What A Future With Quantum Computing Looks Like If Our Children Aren't Strong in Math

Jul 5, 2024 6:42:06 PM


What A Future With Quantum Computing Looks Like If Our Children Aren't Strong in Math

The dawn of new technologies, such as quantum computing, presents a future brimming with potential and innovation. As Jim Al-Khalili's What the Future Looks Like (2018) and Michio Kaku's Visions (1998) forecasted years ago, these advancements will reshape our world in unimaginable ways. The foundation for navigating this future lies in our present-day mathematical literacy and proficiency, particularly for our children. Without a strong grounding in mathematics, we risk leaving future generations unprepared for the challenges and opportunities ahead.

Quantum computing exemplifies the need for advanced mathematical understanding. Unlike classical computing, which operates on binary digits (bits) with values of either 0 or 1, quantum computing uses quantum bits (qubits). Thanks to the principles of quantum superposition and entanglement, a qubit can exist simultaneously in multiple states (0, 1, or both).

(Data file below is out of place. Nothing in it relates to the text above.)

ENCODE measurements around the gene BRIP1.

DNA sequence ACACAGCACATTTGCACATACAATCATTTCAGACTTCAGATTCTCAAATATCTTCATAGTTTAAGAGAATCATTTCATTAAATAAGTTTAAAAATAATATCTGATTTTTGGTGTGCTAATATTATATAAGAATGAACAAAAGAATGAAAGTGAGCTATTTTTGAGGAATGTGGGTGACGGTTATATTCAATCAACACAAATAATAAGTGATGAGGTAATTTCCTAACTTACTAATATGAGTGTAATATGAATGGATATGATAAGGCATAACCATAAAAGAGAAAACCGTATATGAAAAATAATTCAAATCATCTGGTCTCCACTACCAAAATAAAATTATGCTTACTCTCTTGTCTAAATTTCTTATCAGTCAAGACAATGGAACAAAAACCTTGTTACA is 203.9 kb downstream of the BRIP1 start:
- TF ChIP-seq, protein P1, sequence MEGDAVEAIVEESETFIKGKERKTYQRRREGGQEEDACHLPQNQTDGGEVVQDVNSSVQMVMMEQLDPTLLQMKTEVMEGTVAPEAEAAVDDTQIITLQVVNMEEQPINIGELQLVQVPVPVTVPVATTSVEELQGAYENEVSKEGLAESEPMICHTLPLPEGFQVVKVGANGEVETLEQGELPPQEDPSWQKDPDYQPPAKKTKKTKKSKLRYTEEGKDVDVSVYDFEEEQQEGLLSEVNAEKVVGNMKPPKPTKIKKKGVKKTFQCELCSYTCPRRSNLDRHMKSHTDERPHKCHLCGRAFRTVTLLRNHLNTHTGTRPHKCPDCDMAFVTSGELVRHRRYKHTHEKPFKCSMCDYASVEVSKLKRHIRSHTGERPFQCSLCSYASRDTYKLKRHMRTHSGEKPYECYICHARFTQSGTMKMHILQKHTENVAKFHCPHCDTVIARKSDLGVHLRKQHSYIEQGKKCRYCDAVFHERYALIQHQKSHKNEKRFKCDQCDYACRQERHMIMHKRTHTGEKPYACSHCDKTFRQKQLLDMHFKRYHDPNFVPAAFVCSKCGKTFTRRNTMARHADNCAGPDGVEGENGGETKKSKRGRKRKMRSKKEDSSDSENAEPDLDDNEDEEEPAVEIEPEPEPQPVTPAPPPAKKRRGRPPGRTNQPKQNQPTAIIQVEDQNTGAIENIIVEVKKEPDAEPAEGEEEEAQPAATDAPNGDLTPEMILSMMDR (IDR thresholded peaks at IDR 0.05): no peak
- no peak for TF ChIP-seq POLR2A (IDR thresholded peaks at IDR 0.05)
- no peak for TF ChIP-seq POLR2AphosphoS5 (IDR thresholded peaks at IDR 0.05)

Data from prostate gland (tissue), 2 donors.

These two principles are mind-blowing! They allow quantum computers to perform multiple calculations simultaneously, exponentially increasing their processing power. In simpler terms, while a classical computer solves problems sequentially, a quantum computer can tackle numerous problems concurrently, transforming fields such as cryptography, material science, medicine, and artificial intelligence.

Understanding quantum mechanics—the fundamental theory underlying quantum computing—requires a solid grasp of mathematics. Quantum physics describes the behavior of particles at the smallest scales, where the usual rules of physics no longer apply. Concepts like superposition (where particles exist in multiple states simultaneously) and entanglement (where particles become interconnected and instantly affect each other regardless of distance) are mathematically complex but crucial for harnessing the power of quantum technology.